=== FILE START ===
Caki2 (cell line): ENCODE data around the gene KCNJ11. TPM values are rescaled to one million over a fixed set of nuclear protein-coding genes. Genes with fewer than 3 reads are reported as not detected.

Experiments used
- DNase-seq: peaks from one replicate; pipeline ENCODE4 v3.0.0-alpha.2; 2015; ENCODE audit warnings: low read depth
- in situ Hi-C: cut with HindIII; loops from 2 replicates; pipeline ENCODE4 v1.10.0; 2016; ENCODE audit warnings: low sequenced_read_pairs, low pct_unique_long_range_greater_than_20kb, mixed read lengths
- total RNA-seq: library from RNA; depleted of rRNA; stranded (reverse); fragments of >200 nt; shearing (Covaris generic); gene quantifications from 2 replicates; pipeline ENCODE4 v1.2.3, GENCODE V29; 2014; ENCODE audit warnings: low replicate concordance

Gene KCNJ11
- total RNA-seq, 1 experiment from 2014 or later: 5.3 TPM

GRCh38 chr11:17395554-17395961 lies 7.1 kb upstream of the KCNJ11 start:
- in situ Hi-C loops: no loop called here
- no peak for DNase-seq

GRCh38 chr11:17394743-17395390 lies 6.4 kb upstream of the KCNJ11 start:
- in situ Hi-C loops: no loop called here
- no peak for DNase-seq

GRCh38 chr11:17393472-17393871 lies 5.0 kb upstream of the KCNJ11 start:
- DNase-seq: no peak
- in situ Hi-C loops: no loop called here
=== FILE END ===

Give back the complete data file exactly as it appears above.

Caki2 (cell line): ENCODE data around the gene KCNJ11. TPM values are rescaled to one million over a fixed set of nuclear protein-coding genes. Genes with fewer than 3 reads are reported as not detected.

Experiments used
- DNase-seq: peaks from one replicate; pipeline ENCODE4 v3.0.0-alpha.2; 2015; ENCODE audit warnings: low read depth
- in situ Hi-C: cut with HindIII; loops from 2 replicates; pipeline ENCODE4 v1.10.0; 2016; ENCODE audit warnings: low sequenced_read_pairs, low pct_unique_long_range_greater_than_20kb, mixed read lengths
- total RNA-seq: library from RNA; depleted of rRNA; stranded (reverse); fragments of >200 nt; shearing (Covaris generic); gene quantifications from 2 replicates; pipeline ENCODE4 v1.2.3, GENCODE V29; 2014; ENCODE audit warnings: low replicate concordance

Gene KCNJ11
- total RNA-seq, 1 experiment from 2014 or later: 5.3 TPM

GRCh38 chr11:17395554-17395961 lies 7.1 kb upstream of the KCNJ11 start:
- in situ Hi-C loops: no loop called here
- no peak for DNase-seq

GRCh38 chr11:17394743-17395390 lies 6.4 kb upstream of the KCNJ11 start:
- in situ Hi-C loops: no loop called here
- no peak for DNase-seq

GRCh38 chr11:17393472-17393871 lies 5.0 kb upstream of the KCNJ11 start:
- DNase-seq: no peak
- in situ Hi-C loops: no loop called here